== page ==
A CHESHIRE West and Chester councillor has been given a three-year driving ban and will have his alcohol intake monitored by an electronic tag after being convicted of drink-driving.

Matthew Bryan, who represents Upton as an Independent, had pleaded guilty in February to a charge of driving a motor vehicle while over the alcohol limit.

The charge related to an incident on August 9 last year when he was stopped by police while driving an Audi A3 along Eastgate Street in Chester city centre. When asked if he had been drinking he said 'no'. Then when asked to get out of the car he was noticed to stumble.

He was breathalysed at the scene and found to be over the limit. Officers were so concerned that instead of taking him to the police station for a further breath test, they took him to the Countess of Chester Hospital. Blood tests subsequently revealed he had 322 milligrams of alcohol per 100 millilitres of blood in his system - more than four times the legal limit of 80.

Bryan, 37, represented himself at the sentencing hearing on March 27 at Chester Magistrates Court. He told the court he had had an ‘horrific year’ following the loss of both parents-in-law and a close friend. He also claimed he had been driving to try and help a homeless person when the incident took place.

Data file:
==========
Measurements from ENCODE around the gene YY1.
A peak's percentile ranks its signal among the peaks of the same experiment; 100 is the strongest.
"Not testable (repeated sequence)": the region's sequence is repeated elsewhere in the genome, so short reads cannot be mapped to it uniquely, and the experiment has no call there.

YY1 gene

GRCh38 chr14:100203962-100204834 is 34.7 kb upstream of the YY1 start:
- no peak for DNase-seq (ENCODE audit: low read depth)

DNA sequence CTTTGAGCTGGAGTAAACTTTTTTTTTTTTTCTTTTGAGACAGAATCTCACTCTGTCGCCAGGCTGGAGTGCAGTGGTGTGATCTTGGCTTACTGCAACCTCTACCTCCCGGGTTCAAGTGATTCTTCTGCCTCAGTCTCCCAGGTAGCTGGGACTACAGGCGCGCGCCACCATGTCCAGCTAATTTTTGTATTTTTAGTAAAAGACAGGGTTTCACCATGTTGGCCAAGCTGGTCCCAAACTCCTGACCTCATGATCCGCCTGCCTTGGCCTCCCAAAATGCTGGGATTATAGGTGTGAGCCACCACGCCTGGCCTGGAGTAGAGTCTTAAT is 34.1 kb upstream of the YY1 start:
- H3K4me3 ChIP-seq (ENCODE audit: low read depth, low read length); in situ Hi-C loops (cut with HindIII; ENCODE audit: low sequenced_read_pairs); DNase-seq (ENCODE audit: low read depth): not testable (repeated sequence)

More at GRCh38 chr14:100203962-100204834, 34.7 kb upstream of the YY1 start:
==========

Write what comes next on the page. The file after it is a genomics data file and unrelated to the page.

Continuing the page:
Adding that he was ‘really ashamed’, he added: "I’m not looking for sympathy. I seek the mercy of the court."

Addressing the bench of magistrates he added: "I don’t think I deserve any prison time. I’d like to take some therapy and do unpaid work - the story of my life - as I’m sure it is yours."

Chair of the magistrates bench Kirsty Hackett banned Bryan, of Tarvin Road, Chester, from driving for three years and gave him a 12-month community order.

He was also ordered to undertake 300 hours of unpaid work – reduced to 200 in recognition of his early guilty plea. He will also have to do a drink-driving awareness course at his own expense and was also ordered to pay £120 in court costs.

Bryan will also be subject to 120 days of alcohol abstinence monitoring, meaning he cannot drink alcohol for that period and will have to wear an electronic leg tag.

Alcohol monitoring tags take a sample of the wearer’s sweat every 30 minutes and provide a continuous record of whether an offender has been drinking. If the tag detects alcohol or is tampered with, an alert is sent to the Probation Service.

Up until last year, Bryan had been a high profile member of the ruling Labour group and the council’s cabinet member for energy, green spaces and climate emergency.

But last September it was announced he had resigned his cabinet post citing personal reasons, he also had the whip withdrawn by the Labour group. No further explanation was given by either Bryan or the Labour group at the time.

He currently stands as a non-aligned Independent.